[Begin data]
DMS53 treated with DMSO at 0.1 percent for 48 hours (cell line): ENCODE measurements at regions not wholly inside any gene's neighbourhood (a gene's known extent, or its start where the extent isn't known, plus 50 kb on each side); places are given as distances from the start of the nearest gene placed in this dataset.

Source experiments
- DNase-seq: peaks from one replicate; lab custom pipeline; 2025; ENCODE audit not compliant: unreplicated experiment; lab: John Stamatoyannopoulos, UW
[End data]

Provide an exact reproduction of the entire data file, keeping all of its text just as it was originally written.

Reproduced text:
DMS53 treated with DMSO at 0.1 percent for 48 hours (cell line): ENCODE measurements at regions not wholly inside any gene's neighbourhood (a gene's known extent, or its start where the extent isn't known, plus 50 kb on each side); places are given as distances from the start of the nearest gene placed in this dataset.

Source experiments
- DNase-seq: peaks from one replicate; lab custom pipeline; 2025; ENCODE audit not compliant: unreplicated experiment; lab: John Stamatoyannopoulos, UW